Perhaps one of these scenarios feels familiar: Wasting an hour swiping through Tinder, only to emerge with nothing but a tired thumb. Working your way through endless offerings on Netflix (and Amazon Prime, Hulu, and HBO On Demand) and eventually falling asleep after failing to watch anything. Taking so long to decide on an Uber Eats order that by the time you actually land on a meal, you’re too hungry to wait for it to arrive and make yourself a sandwich instead.

We have more choice than ever in our daily lives — but while choice is supposed to feel liberating, it can often feel exhausting instead. Research has shown that we aren’t wired to handle an abundance of decisions: In one recent study, researchers using an MRI to monitor participants’ brains noticed more activity when the subjects had to choose one option out of 12 than when the pool of choices was six or 24. When faced with too many choices, people became as disengaged as when they had too few.

There are a few different names for this sort of paralyzing fatigue. Psychologist Barry Schwartz highlighted what he called “the paradox of choice” in his 2004 book of the same name. Some experts call it “choice overload” or “overchoice.” And some call it, simply, FOBO: the fear of better options.

It’s a catchy term for something that can have a real, detrimental effect on our lives. FOBO “paralyzes choice and can make you feel bad about even a good choice, with a grass-is-greener effect,” explains Colin Camerer, a co-author of the MRI study and a professor of behavioral economics at Caltech. “[Another] outcome is that we can postpone important choices — like picking a company 401(k) or getting serious about a relationship — because there are too many options and the process seems overwhelming.”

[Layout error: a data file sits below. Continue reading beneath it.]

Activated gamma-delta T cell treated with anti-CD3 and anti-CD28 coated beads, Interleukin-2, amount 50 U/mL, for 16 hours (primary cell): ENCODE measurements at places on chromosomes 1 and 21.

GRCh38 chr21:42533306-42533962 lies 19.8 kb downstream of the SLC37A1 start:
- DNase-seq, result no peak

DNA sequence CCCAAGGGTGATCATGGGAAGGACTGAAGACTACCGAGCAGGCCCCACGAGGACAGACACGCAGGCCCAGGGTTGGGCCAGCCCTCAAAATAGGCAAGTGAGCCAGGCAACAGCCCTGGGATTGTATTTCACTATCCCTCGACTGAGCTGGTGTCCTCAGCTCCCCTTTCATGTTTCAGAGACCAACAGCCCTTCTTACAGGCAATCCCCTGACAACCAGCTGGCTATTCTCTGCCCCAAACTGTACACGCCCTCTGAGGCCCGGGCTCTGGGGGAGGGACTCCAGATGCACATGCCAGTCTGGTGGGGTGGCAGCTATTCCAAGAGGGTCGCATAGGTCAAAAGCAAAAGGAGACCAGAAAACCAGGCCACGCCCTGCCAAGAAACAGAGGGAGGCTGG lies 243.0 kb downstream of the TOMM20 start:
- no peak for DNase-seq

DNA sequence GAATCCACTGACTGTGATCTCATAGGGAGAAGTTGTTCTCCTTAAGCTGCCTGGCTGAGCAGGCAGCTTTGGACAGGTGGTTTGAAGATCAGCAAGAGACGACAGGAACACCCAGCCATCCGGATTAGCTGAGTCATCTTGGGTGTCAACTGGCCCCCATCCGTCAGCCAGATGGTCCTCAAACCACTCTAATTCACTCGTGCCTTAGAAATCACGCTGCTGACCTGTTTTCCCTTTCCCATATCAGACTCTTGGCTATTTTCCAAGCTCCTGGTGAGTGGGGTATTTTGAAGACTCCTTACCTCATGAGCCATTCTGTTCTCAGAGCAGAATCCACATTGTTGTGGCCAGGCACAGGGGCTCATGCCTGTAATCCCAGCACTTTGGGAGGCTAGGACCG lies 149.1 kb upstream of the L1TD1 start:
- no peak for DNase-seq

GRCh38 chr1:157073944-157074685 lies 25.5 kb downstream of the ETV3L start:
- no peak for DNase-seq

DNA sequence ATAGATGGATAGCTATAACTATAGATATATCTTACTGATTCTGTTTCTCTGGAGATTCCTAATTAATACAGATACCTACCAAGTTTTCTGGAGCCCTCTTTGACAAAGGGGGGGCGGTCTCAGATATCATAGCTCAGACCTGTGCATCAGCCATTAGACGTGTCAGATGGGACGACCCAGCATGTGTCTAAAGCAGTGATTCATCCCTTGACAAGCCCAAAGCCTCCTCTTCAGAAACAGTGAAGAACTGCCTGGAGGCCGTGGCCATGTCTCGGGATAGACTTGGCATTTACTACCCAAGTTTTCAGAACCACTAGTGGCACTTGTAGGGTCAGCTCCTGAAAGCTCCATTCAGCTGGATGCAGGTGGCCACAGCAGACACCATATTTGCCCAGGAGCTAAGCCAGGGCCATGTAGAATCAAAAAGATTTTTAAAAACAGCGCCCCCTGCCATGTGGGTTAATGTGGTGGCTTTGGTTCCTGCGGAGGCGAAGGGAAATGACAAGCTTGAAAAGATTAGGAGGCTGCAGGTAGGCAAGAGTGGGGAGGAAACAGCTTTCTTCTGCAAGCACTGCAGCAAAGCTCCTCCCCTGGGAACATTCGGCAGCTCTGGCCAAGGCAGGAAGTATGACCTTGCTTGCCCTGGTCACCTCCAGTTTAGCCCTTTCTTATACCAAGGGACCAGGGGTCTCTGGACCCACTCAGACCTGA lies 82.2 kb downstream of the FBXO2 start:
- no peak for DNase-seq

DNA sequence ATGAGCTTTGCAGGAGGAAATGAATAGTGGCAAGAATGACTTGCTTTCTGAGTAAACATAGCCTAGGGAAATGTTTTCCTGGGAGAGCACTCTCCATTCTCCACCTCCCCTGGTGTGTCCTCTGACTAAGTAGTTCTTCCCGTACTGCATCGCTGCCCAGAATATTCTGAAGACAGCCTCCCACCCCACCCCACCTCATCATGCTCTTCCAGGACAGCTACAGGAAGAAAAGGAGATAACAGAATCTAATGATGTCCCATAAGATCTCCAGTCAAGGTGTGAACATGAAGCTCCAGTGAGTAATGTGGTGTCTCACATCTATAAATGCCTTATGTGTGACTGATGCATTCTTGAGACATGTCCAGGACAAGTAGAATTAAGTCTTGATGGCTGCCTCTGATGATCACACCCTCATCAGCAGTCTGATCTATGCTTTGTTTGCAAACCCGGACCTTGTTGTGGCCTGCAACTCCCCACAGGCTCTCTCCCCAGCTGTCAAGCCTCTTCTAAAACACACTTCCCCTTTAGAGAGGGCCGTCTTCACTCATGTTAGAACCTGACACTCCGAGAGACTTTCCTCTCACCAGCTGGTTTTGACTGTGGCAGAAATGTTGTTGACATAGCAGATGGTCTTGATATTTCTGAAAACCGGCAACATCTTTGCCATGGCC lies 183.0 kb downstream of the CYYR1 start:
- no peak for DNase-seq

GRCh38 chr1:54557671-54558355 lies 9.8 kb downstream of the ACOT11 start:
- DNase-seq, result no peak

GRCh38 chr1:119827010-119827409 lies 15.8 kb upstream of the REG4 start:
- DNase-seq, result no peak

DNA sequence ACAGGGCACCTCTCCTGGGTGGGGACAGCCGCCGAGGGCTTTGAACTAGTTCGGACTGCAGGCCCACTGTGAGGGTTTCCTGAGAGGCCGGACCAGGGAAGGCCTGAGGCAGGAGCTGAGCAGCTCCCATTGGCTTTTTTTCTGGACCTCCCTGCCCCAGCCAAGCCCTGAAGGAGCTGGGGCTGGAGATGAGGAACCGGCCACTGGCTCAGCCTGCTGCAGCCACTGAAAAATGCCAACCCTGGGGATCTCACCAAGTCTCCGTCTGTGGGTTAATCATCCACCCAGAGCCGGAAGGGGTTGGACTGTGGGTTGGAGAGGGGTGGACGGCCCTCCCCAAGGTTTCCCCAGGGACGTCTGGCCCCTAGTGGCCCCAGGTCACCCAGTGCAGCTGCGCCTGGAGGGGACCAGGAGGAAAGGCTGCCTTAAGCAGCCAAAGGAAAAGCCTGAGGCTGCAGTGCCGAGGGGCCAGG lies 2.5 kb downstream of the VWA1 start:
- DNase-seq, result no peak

Some people will naturally be more susceptible to this type of thinking than others.

A branch of psychology research divides people into two categories: minimizers, also known as “satisficers”, who search until they find an option that’s good enough to meet all their criteria, and then stop; and maximizers, who want to find the very best option available.

Those in the latter group tend to be FOBO-prone. “Maximizers can end up potentially having lots of regret and a negative emotion that comes from a comparison of the things they didn’t choose,” says psychologist Ellen Peters, a professor at Ohio State University and director of the school’s Decision Sciences Collaborative. Anyone who’s ever lamented their restaurant order while eyeing a friend’s plate will know this feeling well.

Regardless of your decision-making personality, there are strategies that can ease the pain of choosing. “I absolutely believe it’s a skill that can be developed,” says Michelle Florendo, who studied decision engineering at Stanford and now works as an executive coach.

“Once you can see things written out in front of you, you start to see patterns: What am I concerned about and what am I really excited about?”